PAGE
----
At times, Supreme Court justices appear to be ciphers — empty vessels into which the presidents who nominate them have decanted their preferred political views. At other moments, they are mysterious and oracular. Their involuted and gnomic utterances, it seems, can only be understood by arcane adepts skilled in the divination of such things.

Exposing the Court’s contradictions underscores the limitations of the liberal vision of seeking political change through judicial review.

Neil Gorsuch does indeed represent a threat to many things that both liberals and leftists cherish. His hostility to reproductive rights is plain. He is not, to put it mildly, an exponent of queer liberation. He is certain to be an enemy of the jurisprudential foundations of what’s left of the welfare state.

But Gorsuch is not a threat to the purported dignity or democratic legitimacy of the Court. Historically, the Supreme Court has been one of the principal sites for elaborating and implementing the traditions of white supremacy, capitalist labor relations, and social hierarchy that have characterized American political development. In this regard, Gorsuch is the perfect person for the job.

The majesty of the law is one of the most stubbornly persistent myths in American public life.

Most participants in US politics profess a faith in and respect for judicial independence. Liberals eagerly condemn conservatives for failing to respect current interpretations of constitutional principles, while conservatives happily respond by condemning liberals for distorting the historically received meaning of legal texts.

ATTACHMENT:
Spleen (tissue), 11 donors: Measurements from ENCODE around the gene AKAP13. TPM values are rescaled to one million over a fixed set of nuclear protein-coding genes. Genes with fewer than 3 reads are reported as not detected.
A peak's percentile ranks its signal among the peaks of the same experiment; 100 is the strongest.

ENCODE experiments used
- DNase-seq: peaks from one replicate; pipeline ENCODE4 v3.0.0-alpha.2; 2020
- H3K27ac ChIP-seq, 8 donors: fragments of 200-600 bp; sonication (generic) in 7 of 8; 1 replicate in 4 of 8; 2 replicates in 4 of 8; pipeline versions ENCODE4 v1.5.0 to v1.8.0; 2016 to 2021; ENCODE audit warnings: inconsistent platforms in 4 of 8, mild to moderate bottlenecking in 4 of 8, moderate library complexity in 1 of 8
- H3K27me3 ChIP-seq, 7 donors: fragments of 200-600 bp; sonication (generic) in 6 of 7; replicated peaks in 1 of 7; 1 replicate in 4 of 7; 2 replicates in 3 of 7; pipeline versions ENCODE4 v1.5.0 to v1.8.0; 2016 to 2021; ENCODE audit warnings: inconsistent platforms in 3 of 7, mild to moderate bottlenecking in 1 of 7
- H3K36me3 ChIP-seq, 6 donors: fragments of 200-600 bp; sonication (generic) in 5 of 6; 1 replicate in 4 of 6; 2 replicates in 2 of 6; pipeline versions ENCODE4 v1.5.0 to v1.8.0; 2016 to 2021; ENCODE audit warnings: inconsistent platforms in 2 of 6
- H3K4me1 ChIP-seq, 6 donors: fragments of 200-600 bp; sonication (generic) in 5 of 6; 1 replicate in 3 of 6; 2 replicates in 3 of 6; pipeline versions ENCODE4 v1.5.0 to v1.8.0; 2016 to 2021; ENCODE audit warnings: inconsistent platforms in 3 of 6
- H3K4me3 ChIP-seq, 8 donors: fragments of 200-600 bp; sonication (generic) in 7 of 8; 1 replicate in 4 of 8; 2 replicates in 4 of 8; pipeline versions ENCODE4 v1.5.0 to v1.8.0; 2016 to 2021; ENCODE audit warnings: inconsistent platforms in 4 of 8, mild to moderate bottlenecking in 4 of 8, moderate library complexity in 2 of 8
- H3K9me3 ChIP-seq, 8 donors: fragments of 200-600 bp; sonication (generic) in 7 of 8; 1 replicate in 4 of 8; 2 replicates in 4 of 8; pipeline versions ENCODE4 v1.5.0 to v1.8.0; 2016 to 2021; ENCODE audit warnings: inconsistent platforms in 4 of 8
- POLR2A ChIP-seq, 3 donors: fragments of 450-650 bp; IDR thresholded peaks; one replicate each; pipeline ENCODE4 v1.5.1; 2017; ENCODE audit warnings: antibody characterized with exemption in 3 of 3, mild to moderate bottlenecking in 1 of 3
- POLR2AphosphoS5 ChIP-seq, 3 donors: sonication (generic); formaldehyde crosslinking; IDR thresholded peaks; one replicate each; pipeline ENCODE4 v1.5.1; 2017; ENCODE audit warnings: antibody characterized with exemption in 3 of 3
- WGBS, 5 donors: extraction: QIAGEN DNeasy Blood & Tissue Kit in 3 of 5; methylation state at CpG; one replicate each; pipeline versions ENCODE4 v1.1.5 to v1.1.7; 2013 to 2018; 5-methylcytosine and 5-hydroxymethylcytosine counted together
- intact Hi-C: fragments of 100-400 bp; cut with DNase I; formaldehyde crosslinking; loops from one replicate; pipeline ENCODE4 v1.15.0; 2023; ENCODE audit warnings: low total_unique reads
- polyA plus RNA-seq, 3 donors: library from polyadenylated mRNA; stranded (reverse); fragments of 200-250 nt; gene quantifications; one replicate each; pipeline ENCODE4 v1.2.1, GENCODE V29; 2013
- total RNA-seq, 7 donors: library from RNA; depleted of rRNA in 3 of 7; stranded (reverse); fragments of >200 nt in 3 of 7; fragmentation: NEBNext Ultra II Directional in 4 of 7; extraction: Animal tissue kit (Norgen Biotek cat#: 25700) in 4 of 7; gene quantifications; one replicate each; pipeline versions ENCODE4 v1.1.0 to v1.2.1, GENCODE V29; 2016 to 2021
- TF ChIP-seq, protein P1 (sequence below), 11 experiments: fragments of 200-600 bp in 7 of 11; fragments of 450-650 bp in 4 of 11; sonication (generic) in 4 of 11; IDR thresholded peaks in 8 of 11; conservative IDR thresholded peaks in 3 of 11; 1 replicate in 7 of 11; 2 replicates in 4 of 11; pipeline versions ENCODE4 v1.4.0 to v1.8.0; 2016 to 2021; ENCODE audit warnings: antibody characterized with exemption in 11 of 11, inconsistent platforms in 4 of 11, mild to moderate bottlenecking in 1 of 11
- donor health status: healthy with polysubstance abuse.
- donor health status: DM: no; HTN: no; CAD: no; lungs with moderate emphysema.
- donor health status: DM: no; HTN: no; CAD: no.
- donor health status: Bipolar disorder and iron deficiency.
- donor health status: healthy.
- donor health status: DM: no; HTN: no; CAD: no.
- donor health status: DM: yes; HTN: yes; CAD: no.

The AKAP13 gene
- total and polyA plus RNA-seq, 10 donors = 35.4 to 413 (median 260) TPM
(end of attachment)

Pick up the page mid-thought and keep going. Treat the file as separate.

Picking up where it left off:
This dialectical embrace mystifies the fact that both major parties seek to entrench their power and their policies by installing friendly judges in the federal and state judiciaries, and by seeking to maintain majorities of co-ideologues on the Supreme Court.

The belief that the Supreme Court is a responsible guarantor of constitutional rights and liberties is particularly rife among liberals. For decades, they have both accepted and reiterated the narrative that the Constitution is a moral document that, when appropriately interpreted by jurists, restrains the state’s power over the individual.

This narrative is grounded in the experience of the Warren Court, which in the 1950s and ’60s secured limited progressive victories in certain domains of the law — most notably antidiscrimination, criminal procedure, and civil liberties. The Warren Court’s judicial activism became a stencil for later liberal jurists seeking to use judicial review as a vehicle for social change.

But the epoch in which liberal jurisprudence predominated at the Supreme Court turned out to be exceptional. The Warren Court could only pursue its progressive legal project as long as powerful social forces like the Civil Rights Movement placed severe limits on the state’s capacity to preserve the cultural logic of racial domination.

When the reactionary backlash set in and the conservative legal movement advanced, the ideals of democratic citizenship and the equal dignity of persons — which often received their fullest expression not in the legislature but in the courts — took a hammering. The ideological terrain of struggle had shifted. Appeals to elites, no longer hemmed in by mass protest, went unheard.